they actually specify it as 35mm per metre ( or 1000mm ) . a measurement that i guess makes alot of sense to the tracklayers . i.e if you have a staight stick 1 metre long , one end should be 35 mm higher than the other .

Re:

  by Gotthardbahn
 
David Benton wrote:that is possible . the common unit of measurement there would be the kilometre , i.e 1000 metres , so it could rise 8 metres in1000 metres . we would call that 1 in 125 , or virtually flat .
It is easy to convert gradients between the two systems:

8‰ is... 1000 : 8 = 125 ==> 1 in 125

1 in 125 is... 1000 : 125 = 8 ==> 8 ‰

The old line has a 26‰ gradient or 1 in 38.5.

However the most difficult line in Europe is maybe the Fréjus (Milan-Turin-Lyon) with 33‰ (corrected) or 1 in 30. This important line even doesn't allow the transit of high-cube containers on low floor wagons.

By the way, work started to bore intermediate access: http://www.bbt-se.com/index.php?option= ... 19&catid=3

And this one is nearly 75% bored.
  by lpetrich
 
Drilling starts on Brenner tunnel main bore | International Railway Journal
The Austrian government also expressed concerns that Germany and Italy would not increase rail capacity on their sections of the Brenner corridor. While Italy stated that upgrading of the line north of Bolzano would start next year, there are still unresolved issues concerning the upgrading of the Munich – Kufstein line section in Germany. Planning has not even started yet for this work and there is a dispute with environmentalists concerning the future alignment around Rosenheim.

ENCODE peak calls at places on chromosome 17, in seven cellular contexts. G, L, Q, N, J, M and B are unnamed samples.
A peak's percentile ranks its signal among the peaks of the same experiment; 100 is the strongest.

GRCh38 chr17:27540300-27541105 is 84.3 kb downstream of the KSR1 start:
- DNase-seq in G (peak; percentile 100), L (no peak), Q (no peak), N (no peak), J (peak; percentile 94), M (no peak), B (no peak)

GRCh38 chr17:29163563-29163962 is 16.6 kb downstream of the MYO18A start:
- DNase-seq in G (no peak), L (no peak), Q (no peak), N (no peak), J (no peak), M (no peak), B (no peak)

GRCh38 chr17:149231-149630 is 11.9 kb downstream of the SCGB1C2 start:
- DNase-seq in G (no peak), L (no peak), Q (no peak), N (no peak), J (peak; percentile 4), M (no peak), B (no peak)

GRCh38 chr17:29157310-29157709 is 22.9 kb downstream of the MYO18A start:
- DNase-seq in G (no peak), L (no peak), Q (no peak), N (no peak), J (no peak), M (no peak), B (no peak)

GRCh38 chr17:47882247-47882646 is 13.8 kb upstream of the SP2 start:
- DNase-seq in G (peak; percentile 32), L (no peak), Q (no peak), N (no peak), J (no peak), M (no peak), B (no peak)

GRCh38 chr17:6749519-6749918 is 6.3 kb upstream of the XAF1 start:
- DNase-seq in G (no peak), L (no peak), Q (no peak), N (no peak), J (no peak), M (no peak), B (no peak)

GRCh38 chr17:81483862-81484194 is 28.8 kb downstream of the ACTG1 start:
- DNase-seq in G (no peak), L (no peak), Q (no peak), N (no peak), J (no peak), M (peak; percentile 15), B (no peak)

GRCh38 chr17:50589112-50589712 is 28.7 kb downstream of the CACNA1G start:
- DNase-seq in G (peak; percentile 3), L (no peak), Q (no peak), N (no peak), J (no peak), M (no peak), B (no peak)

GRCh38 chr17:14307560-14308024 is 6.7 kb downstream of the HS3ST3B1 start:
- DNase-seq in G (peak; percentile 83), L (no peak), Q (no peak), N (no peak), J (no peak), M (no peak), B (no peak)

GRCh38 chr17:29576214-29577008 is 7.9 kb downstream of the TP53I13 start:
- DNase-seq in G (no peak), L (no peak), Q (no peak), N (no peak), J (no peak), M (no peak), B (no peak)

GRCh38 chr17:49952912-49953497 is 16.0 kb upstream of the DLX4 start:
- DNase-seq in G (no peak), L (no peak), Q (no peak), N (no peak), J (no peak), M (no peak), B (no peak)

Also, Brenner Base Tunnel - Wikipedia, stating that it should be done by 2025.
According to current planning the apex of the tunnel will be at the border at an altitude of about 810 m (2,660 ft) ASL, although an apex farther south would have been lower. The placing of the apex at the border is set out in the treaty between Austria and Italy. As justification for this choice it is stated that this will allow Austrian water to run in the tunnel to Austria and Italian water to Italy. The Austrian section of the tunnel will have a gradient of 0.74% and the Italian section will have a gradient of 0.5%.
It will run between Bolzano, Italy, and Innsbruck, Austria.

Its home page: Home - BBT-SE

I find from it that the tunnel will cross the Periadriatic Seam - Wikipedia, a fault zone that is a tectonic-plate boundary between the European/Eurasian and Adriatic/Apulian tectonic plates. Construction progress - BBT-SE states that "During the crossing of the Periadriatic seam, excavation work will require the greatest of care."

I had mentioned it earlier in RAILROAD.NET • View topic - New Tunnels through the Alps

ETA: The tunnel will be about 55 km (34 mi) long, and will have two single-track bores with an access tunnel between them. It will be electrified with a top speed of 250 km/h.
  by Gotthardbahn
 
It will link up with the existing Inntal tunnel ( https://en.wikipedia.org/wiki/Innsbruck_bypass" onclick="window.open(this.href);return false; ), making a complex tunnel system with 4 portals and 3 possible routings: Inntal tunnel alone, Brenner basis alone, part of the Inntal+part of the Brenner. This latter would give 64 km underground, or 40 miles.
  by lpetrich
 
BBT SE - the Brenner Base Tunnel - in English, German, and Italian

What's been done:
  • Total: 105 of 230 km
  • Railway: 30 of 120 km
  • Exploratory: 41 of 61 km
  • Others: 34 of 49 km
The tunnel will have a route length of about 64 km.

Construction Progress - mostly access tunnels and the center tunnel. Only a little bit of the main tunnels.